The Death of a Doctor: Finding “Common Ground” on Abortion is Not Likely

With a single bullet, the killing of Dr. George Tiller, an abortion provider in Wichita, Kansas, made the process of finding “common ground” in the abortion debate much more difficult.

As much as President Obama has been talking up conciliation, the rhetoric and ideology espoused by some abortion foes makes it almost impossible to work toward a national reconciliation on abortion and freedom of choice. So far, seven abortion clinic workers and doctors have been murdered by right-to-life extremists since 1994. More than a dozen clinics have been bombed over the last fifteen years and many others have suffered vandalism and near-constant threats of violence. These acts of violence are condemned by traditional right-to-life groups and conservatives, but the level of rancor coming from many of these groups serves to incite the acts nonetheless.

In my previous post I mention that there is a severe shortage of doctors who will provide abortions. This killing will make that shortage even direr—a goal that abortion foes have actively pursued.

One important issue that is raised by Tiller’s shooting death is that of late-term abortions. Tiller was long considered “controversial” because his clinic performed these kinds of abortions; defined as taking place either in the third trimester—or alternately, after fetal viability which occurs at 22 weeks.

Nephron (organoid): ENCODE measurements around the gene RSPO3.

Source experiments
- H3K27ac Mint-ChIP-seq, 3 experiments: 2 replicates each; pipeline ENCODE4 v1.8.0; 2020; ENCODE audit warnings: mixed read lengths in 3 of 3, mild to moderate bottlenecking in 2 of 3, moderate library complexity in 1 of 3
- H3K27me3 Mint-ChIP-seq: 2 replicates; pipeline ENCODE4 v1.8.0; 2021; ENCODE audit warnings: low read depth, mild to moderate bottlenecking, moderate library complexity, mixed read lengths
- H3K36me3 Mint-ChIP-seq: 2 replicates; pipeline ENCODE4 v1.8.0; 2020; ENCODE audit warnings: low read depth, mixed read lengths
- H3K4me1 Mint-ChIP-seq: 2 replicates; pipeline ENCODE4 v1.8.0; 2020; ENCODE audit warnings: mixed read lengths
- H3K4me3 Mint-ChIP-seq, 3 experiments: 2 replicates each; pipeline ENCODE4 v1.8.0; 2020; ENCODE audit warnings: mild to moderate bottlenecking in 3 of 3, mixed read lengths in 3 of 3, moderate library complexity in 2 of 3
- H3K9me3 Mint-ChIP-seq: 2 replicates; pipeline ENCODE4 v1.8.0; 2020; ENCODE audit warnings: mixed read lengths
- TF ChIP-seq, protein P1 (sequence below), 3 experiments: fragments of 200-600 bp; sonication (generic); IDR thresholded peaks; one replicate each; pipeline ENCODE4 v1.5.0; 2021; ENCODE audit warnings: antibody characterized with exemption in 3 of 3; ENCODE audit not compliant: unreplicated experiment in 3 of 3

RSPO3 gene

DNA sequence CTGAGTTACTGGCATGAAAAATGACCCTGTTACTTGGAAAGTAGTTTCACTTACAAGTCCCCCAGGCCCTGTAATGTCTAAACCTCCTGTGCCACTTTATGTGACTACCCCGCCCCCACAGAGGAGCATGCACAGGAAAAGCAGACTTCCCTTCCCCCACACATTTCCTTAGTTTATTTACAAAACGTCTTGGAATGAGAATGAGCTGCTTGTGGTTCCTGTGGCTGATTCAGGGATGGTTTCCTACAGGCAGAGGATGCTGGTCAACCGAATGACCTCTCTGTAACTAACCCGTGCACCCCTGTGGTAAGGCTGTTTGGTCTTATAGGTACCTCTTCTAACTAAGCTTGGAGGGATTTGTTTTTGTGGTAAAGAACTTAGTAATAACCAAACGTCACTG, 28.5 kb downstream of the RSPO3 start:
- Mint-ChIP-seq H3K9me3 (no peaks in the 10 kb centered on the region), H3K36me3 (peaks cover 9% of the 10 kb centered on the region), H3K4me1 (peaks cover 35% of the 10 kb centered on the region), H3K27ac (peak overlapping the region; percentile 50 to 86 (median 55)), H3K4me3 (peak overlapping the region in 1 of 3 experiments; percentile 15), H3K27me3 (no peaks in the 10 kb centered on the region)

But, writing in RHRealityCheck today Lynn Paltrow of the National Advocates for Pregnant Women describes the reality of who Tiller was and the way he helped women:

“Many of the women who traveled to Dr. Tiller's clinic were not women who wanted to have abortions, or who even support the right to choose to have an abortion. Many were women with wanted pregnancies who learned that their baby had no brain, or kidneys growing on the outside of their bodies or things their doctors described to them as "severe fetal cardiac malformations." They were women who could not face two or three more months of pregnancy with people patting their bellies and saying, "Oh honey you must be excited. When are you due?" Some women deal with such crises by continuing to term even knowing the baby cannot survive. Others find that their dignity depends on being able to end the pregnancy.”

Confusion over the definition of “late-term abortions” and under what circumstances they can take place is rampant, although some 40 states currently have some kind of ban on the procedure. The majority of these bans include exceptions to protect a woman's physical and emotional health.

In Roe v. Wade, a woman’s right to access abortion is loosely tied to a trimester framework. The Guttmacher Institute offers a summary of the law and its built-in subjectivity: